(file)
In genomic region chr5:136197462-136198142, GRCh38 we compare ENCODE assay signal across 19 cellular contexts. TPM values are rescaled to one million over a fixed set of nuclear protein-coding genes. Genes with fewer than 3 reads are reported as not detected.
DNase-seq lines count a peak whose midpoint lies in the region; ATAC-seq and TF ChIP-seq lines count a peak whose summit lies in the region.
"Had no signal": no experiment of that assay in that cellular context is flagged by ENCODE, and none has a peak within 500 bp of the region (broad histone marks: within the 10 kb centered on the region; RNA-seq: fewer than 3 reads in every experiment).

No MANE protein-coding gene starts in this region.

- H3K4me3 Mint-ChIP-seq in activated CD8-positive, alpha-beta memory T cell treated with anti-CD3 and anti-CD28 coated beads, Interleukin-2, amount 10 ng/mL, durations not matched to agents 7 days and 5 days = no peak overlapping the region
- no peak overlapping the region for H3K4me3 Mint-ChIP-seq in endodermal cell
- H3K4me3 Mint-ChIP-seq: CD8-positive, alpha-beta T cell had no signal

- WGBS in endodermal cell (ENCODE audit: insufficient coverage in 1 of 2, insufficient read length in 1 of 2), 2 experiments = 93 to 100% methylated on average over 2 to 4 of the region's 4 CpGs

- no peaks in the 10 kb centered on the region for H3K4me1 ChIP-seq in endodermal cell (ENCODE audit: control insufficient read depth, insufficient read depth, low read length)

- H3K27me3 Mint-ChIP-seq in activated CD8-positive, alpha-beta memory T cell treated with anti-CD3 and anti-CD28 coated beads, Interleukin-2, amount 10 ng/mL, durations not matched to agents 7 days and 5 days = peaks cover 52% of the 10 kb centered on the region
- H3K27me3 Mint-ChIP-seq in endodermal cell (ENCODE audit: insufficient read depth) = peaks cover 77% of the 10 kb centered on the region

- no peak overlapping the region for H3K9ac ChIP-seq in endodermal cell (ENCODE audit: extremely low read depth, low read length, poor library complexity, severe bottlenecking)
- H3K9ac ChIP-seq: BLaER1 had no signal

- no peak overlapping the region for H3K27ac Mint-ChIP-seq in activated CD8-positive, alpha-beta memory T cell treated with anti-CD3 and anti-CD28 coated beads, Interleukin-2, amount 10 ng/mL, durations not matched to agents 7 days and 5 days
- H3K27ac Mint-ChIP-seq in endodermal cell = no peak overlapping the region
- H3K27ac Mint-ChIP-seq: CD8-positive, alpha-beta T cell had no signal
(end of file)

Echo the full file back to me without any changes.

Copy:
In genomic region chr5:136197462-136198142, GRCh38 we compare ENCODE assay signal across 19 cellular contexts. TPM values are rescaled to one million over a fixed set of nuclear protein-coding genes. Genes with fewer than 3 reads are reported as not detected.
DNase-seq lines count a peak whose midpoint lies in the region; ATAC-seq and TF ChIP-seq lines count a peak whose summit lies in the region.
"Had no signal": no experiment of that assay in that cellular context is flagged by ENCODE, and none has a peak within 500 bp of the region (broad histone marks: within the 10 kb centered on the region; RNA-seq: fewer than 3 reads in every experiment).

No MANE protein-coding gene starts in this region.

- H3K4me3 Mint-ChIP-seq in activated CD8-positive, alpha-beta memory T cell treated with anti-CD3 and anti-CD28 coated beads, Interleukin-2, amount 10 ng/mL, durations not matched to agents 7 days and 5 days = no peak overlapping the region
- no peak overlapping the region for H3K4me3 Mint-ChIP-seq in endodermal cell
- H3K4me3 Mint-ChIP-seq: CD8-positive, alpha-beta T cell had no signal

- WGBS in endodermal cell (ENCODE audit: insufficient coverage in 1 of 2, insufficient read length in 1 of 2), 2 experiments = 93 to 100% methylated on average over 2 to 4 of the region's 4 CpGs

- no peaks in the 10 kb centered on the region for H3K4me1 ChIP-seq in endodermal cell (ENCODE audit: control insufficient read depth, insufficient read depth, low read length)

- H3K27me3 Mint-ChIP-seq in activated CD8-positive, alpha-beta memory T cell treated with anti-CD3 and anti-CD28 coated beads, Interleukin-2, amount 10 ng/mL, durations not matched to agents 7 days and 5 days = peaks cover 52% of the 10 kb centered on the region
- H3K27me3 Mint-ChIP-seq in endodermal cell (ENCODE audit: insufficient read depth) = peaks cover 77% of the 10 kb centered on the region

- no peak overlapping the region for H3K9ac ChIP-seq in endodermal cell (ENCODE audit: extremely low read depth, low read length, poor library complexity, severe bottlenecking)
- H3K9ac ChIP-seq: BLaER1 had no signal

- no peak overlapping the region for H3K27ac Mint-ChIP-seq in activated CD8-positive, alpha-beta memory T cell treated with anti-CD3 and anti-CD28 coated beads, Interleukin-2, amount 10 ng/mL, durations not matched to agents 7 days and 5 days
- H3K27ac Mint-ChIP-seq in endodermal cell = no peak overlapping the region
- H3K27ac Mint-ChIP-seq: CD8-positive, alpha-beta T cell had no signal